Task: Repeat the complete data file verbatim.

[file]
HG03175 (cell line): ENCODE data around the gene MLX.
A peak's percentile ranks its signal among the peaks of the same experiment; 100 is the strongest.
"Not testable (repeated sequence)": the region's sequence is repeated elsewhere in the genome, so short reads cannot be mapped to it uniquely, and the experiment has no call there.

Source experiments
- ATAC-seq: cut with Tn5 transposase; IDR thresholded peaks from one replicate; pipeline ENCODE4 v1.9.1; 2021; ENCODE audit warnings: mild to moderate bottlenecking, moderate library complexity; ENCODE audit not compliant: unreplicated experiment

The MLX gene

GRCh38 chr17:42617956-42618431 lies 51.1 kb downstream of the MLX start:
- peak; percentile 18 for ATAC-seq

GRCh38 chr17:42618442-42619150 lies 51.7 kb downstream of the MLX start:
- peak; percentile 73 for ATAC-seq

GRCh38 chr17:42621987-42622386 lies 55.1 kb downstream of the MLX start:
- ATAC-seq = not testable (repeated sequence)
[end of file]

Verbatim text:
HG03175 (cell line): ENCODE data around the gene MLX.
A peak's percentile ranks its signal among the peaks of the same experiment; 100 is the strongest.
"Not testable (repeated sequence)": the region's sequence is repeated elsewhere in the genome, so short reads cannot be mapped to it uniquely, and the experiment has no call there.

Source experiments
- ATAC-seq: cut with Tn5 transposase; IDR thresholded peaks from one replicate; pipeline ENCODE4 v1.9.1; 2021; ENCODE audit warnings: mild to moderate bottlenecking, moderate library complexity; ENCODE audit not compliant: unreplicated experiment

The MLX gene

GRCh38 chr17:42617956-42618431 lies 51.1 kb downstream of the MLX start:
- peak; percentile 18 for ATAC-seq

GRCh38 chr17:42618442-42619150 lies 51.7 kb downstream of the MLX start:
- peak; percentile 73 for ATAC-seq

GRCh38 chr17:42621987-42622386 lies 55.1 kb downstream of the MLX start:
- ATAC-seq = not testable (repeated sequence)